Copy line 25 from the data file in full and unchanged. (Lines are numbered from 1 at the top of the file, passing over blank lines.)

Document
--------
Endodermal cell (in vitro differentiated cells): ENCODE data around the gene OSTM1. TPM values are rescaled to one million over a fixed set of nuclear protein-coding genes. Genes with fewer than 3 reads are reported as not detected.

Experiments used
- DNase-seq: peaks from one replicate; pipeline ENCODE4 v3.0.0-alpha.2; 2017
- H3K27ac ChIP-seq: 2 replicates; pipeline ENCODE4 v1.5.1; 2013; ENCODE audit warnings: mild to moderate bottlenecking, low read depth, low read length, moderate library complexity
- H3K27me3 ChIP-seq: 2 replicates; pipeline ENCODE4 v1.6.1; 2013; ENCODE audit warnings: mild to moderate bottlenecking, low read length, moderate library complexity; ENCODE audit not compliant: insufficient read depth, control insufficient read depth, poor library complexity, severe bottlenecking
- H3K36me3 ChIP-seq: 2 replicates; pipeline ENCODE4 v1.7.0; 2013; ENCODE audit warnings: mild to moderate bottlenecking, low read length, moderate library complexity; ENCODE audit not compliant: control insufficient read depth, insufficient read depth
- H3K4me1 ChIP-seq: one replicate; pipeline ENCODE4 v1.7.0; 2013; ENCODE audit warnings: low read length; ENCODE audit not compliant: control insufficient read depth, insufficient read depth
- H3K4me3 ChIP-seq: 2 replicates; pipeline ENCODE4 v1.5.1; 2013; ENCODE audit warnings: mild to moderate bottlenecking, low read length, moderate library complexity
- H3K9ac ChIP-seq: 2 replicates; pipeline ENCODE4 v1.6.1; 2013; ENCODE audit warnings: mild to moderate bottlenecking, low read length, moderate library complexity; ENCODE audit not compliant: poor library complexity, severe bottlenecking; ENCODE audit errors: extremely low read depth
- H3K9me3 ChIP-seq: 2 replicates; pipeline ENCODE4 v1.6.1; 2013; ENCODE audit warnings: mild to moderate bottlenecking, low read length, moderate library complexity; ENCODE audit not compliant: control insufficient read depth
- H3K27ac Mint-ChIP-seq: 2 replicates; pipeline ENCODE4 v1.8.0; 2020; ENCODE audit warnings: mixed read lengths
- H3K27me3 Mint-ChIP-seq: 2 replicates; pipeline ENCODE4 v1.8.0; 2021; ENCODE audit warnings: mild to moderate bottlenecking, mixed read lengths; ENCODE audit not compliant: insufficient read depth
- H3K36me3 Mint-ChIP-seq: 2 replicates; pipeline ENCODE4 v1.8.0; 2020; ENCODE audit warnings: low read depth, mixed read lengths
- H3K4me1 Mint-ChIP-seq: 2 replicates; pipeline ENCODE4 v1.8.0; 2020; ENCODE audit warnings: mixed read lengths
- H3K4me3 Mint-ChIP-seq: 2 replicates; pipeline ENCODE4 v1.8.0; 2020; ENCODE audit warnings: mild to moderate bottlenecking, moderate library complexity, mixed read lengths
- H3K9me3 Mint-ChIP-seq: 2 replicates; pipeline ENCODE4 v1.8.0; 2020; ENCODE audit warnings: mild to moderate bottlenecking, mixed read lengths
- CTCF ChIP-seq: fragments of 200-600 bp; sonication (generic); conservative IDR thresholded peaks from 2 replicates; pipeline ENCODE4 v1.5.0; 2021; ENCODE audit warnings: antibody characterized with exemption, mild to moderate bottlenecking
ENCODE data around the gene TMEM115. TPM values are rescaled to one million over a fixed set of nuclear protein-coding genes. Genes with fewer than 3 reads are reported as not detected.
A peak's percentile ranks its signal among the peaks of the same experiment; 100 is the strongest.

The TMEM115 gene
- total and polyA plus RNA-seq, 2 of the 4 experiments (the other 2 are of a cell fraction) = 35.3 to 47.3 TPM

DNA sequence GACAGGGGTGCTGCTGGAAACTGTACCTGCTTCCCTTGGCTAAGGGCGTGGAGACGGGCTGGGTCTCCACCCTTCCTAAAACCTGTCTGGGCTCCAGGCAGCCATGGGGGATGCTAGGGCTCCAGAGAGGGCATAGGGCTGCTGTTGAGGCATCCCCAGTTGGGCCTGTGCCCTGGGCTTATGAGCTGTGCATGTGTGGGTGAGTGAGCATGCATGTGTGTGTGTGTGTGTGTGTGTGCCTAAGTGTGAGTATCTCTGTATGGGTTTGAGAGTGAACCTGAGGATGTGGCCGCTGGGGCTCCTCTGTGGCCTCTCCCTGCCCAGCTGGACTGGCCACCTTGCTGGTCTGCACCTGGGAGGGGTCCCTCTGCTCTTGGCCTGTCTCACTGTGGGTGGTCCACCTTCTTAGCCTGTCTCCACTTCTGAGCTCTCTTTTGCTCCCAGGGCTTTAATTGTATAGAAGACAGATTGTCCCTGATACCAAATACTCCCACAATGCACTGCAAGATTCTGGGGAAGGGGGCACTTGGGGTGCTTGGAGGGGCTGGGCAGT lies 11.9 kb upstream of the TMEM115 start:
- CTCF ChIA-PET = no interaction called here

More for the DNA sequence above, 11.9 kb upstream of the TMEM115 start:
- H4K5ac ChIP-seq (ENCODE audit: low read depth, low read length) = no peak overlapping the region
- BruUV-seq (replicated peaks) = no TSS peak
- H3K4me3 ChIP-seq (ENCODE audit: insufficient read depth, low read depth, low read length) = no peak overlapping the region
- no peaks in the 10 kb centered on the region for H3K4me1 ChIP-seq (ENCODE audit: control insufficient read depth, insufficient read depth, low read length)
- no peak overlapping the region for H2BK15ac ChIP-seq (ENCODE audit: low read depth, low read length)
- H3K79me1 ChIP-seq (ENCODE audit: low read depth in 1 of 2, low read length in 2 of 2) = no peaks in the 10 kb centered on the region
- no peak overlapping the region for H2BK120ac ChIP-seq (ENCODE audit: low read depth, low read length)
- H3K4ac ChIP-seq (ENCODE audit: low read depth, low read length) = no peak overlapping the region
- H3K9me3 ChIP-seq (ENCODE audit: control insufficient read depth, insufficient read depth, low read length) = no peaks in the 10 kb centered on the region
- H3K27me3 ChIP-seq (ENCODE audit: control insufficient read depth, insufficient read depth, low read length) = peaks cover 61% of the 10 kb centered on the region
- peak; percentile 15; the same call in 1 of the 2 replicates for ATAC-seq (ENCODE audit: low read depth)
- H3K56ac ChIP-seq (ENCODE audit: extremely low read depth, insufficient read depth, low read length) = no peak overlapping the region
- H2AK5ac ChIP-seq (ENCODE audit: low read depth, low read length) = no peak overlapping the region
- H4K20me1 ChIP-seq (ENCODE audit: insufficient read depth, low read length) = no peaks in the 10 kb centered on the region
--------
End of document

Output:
- H4K5ac ChIP-seq (ENCODE audit: low read depth, low read length) = no peak overlapping the region